No other material is as practical: being durable, heat resistant, break-proof and yet elastic, plastic is ideal for mass production and thus enjoys a mass market presence. The pliable material is produced largely from petroleum by chemical processing. Different additives are mixed in, depending on the type of product and application. These include plasticizers, stabilizers and colorants. Furthermore, numerous side and degradation products are formed during the production process. “During the manufacturing of plastics a complex cocktail of substances is added or formed, the majority of which are unknown to us,” says the head of the PlastX research group, Carolin Völker.
For this reason, the PlastX scientists, led by the ISOE and in collaboration with the Goethe University Frankfurt and the Norwegian University of Science and Technology, performed a laboratory study to examine the overall toxicity and chemical composition of 34 everyday products made of plastic. They analyzed products such as yoghurt pots and soft drink- and shampoo bottles made of eight different plastic types. In order to analyze potential adverse effects of the compounds present in plastics, they extracted them from the products and applied them to in vitro tests. To the knowledge of the authors, this is the first study that analyzes and compares several plastic types in a series of bioassays and combined with chemical analysis. The results of the PlastX study will be published today in the journal ‘Environmental Science and Technology’.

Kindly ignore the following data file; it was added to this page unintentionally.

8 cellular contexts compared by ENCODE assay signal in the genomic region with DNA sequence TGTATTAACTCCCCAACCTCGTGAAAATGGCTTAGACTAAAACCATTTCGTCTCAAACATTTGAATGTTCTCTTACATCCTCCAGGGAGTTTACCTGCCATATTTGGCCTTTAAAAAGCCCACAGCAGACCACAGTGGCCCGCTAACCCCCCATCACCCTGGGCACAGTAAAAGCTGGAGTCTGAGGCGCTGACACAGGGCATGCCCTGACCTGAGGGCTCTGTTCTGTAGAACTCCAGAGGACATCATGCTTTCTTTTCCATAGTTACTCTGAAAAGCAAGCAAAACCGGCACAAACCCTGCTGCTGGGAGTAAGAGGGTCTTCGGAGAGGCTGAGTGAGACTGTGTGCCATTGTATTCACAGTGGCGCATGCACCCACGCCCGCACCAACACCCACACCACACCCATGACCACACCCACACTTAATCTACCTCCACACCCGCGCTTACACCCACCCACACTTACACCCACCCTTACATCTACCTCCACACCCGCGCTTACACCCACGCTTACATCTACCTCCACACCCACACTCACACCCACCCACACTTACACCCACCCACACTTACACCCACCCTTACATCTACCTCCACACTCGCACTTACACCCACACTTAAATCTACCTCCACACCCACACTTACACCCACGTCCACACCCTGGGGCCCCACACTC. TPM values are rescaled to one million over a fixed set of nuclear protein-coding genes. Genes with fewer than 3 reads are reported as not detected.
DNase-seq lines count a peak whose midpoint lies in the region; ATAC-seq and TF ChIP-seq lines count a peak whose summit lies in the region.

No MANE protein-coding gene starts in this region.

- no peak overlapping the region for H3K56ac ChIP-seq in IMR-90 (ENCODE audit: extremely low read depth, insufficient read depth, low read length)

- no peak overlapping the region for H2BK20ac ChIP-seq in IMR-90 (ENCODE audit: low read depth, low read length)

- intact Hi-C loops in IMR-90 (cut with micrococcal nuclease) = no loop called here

Three out of four plastic products contain harmful chemicals
The study provided several important results for the scientists. “We found that three out of four products tested contained harmful substances, including chemicals that are toxic for cells or cause endocrine disrupting effects,” reports Lisa Zimmermann, first author of the study. She sums up: “We observed significant negative effects in cell culture tests. Such chemicals should not be in plastics in the first place, even though we don't know whether they will affect our health”.
The plastic types polyvinyl chloride (PVC) and polyurethane (PUR), contained a high amount of chemicals, and the effects were more alarming than in, say, polyethylene terephthalate (PET). “Overall, we were surprised by the large number of different chemicals we detected in the plastic products”, says ecotoxicologist Lisa Zimmermann. “Overall, we found over 1,400 chemicals in the products and in individual articles even more than a hundred.”
Of these 1,400 substances, only 260 could be identified. “That means that 80 % and thus most of the plastic chemicals remain unknown,” says Zimmermann. “And if we do not know the chemicals we are dealing with, we cannot determine their safety for humans and the environment.” The authors of the study point out that for this reason the health impacts of chemicals in plastics are still largely unknown. Up to date, only individual chemicals such as bisphenol A, which is harmful to human health, have been extensively studied.
What consumers need to know